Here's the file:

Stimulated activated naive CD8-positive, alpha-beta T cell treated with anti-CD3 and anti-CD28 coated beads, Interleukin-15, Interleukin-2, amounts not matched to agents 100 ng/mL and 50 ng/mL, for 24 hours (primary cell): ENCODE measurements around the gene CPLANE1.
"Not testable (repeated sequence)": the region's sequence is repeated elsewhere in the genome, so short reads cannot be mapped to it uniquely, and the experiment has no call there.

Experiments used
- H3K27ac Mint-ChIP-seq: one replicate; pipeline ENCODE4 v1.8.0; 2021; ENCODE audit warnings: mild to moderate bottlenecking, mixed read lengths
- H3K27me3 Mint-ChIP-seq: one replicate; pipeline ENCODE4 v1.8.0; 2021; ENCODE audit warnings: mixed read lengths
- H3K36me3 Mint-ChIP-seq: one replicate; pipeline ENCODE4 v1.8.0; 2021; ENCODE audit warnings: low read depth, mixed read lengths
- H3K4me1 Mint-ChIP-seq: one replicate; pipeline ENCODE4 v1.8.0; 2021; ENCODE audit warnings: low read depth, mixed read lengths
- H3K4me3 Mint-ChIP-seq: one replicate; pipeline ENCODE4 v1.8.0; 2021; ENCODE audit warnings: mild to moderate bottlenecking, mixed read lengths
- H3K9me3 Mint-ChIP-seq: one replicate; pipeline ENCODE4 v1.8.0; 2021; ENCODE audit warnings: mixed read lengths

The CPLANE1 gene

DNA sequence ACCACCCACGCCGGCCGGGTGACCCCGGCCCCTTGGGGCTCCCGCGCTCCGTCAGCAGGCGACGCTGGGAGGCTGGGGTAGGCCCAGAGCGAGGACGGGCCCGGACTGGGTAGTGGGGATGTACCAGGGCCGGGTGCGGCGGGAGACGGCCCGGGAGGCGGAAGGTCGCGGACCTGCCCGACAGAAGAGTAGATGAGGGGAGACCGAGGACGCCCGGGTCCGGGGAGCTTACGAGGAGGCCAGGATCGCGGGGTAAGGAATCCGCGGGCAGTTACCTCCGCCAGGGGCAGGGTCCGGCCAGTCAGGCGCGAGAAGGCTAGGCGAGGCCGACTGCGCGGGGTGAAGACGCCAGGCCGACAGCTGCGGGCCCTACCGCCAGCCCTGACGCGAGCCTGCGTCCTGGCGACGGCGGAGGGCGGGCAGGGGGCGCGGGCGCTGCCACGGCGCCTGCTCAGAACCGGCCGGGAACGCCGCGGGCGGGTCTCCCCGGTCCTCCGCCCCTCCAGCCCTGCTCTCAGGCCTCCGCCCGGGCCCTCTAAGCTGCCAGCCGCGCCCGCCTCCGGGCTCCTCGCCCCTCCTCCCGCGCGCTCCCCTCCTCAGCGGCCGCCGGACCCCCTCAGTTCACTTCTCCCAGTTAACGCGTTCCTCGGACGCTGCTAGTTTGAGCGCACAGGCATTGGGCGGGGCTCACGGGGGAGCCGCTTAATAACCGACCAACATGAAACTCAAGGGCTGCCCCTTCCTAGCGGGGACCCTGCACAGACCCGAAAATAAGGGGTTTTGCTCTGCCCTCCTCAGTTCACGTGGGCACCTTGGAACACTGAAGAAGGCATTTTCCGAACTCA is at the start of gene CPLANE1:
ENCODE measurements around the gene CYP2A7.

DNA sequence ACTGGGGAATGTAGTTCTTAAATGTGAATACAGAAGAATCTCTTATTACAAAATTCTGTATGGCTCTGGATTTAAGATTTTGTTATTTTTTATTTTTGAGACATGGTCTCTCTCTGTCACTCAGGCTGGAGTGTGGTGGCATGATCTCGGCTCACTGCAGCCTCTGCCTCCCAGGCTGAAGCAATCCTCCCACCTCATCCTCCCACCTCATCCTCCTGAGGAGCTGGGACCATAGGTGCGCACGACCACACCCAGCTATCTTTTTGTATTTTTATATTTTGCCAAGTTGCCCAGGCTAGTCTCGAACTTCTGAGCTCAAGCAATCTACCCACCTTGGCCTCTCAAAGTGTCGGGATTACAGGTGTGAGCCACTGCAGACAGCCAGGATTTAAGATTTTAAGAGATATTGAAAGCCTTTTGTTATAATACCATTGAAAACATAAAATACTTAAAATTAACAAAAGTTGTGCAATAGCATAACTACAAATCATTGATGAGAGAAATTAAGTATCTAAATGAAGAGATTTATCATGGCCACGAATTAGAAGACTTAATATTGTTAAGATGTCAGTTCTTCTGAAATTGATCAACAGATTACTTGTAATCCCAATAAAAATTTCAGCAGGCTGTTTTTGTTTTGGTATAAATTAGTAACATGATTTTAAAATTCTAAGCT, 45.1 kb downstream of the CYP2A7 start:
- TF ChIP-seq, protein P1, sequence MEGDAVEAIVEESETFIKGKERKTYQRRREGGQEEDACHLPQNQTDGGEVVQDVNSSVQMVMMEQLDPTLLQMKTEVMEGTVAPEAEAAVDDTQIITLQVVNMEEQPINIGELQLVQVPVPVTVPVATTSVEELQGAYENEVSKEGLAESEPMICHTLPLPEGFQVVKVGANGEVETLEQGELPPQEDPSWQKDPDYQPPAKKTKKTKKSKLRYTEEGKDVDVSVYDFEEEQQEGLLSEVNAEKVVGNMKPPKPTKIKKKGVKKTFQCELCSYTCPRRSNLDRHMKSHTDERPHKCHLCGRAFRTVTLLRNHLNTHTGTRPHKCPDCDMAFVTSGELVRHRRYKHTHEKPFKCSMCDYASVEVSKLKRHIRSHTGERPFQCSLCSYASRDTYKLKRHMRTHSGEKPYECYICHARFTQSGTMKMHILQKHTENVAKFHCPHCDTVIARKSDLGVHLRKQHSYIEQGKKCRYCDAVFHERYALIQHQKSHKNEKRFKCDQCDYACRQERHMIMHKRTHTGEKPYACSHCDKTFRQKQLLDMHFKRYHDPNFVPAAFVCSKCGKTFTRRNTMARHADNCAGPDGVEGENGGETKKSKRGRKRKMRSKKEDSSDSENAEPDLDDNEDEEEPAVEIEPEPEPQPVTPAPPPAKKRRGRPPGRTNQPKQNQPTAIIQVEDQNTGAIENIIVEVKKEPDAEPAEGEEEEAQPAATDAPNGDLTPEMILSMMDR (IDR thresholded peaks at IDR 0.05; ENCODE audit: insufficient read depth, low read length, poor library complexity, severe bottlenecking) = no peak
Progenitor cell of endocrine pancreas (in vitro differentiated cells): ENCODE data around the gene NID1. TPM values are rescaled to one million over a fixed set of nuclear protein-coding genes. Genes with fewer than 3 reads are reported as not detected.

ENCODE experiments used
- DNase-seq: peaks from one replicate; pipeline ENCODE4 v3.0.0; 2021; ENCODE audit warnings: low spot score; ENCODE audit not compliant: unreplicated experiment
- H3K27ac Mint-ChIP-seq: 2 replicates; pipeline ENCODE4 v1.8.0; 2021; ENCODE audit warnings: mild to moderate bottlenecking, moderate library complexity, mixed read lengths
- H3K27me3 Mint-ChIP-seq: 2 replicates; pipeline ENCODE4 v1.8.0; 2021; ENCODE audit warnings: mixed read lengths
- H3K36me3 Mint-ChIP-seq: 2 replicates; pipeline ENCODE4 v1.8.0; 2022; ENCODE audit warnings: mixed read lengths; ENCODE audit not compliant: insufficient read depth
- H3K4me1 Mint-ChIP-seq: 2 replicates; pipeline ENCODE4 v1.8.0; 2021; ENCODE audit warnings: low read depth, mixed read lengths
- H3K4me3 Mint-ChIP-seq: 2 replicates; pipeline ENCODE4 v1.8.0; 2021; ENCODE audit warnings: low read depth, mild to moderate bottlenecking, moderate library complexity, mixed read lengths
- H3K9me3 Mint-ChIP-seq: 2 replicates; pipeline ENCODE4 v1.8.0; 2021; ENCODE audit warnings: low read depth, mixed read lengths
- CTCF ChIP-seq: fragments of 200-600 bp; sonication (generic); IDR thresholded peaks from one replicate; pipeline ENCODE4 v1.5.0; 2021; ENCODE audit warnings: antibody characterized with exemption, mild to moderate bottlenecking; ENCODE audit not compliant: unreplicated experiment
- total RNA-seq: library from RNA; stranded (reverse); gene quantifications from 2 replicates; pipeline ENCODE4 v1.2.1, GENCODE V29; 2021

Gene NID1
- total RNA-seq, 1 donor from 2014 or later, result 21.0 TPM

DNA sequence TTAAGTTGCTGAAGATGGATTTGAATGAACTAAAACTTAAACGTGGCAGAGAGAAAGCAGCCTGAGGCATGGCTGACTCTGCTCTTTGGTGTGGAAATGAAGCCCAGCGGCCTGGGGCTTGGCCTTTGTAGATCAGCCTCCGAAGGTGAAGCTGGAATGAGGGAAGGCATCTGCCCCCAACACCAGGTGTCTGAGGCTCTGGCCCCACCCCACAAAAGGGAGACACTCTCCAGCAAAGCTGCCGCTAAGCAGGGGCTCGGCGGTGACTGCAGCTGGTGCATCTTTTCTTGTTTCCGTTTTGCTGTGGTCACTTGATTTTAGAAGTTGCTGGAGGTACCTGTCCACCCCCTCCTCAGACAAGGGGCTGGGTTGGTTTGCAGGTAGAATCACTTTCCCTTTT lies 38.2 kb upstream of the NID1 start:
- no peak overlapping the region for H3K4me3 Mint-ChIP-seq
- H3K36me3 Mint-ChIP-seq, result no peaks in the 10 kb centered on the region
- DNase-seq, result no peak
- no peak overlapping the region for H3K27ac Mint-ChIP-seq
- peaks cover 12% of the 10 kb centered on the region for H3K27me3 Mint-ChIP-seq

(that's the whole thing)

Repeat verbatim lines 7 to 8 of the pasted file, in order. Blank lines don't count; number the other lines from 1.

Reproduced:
- H3K4me1 Mint-ChIP-seq: one replicate; pipeline ENCODE4 v1.8.0; 2021; ENCODE audit warnings: low read depth, mixed read lengths
- H3K4me3 Mint-ChIP-seq: one replicate; pipeline ENCODE4 v1.8.0; 2021; ENCODE audit warnings: mild to moderate bottlenecking, mixed read lengths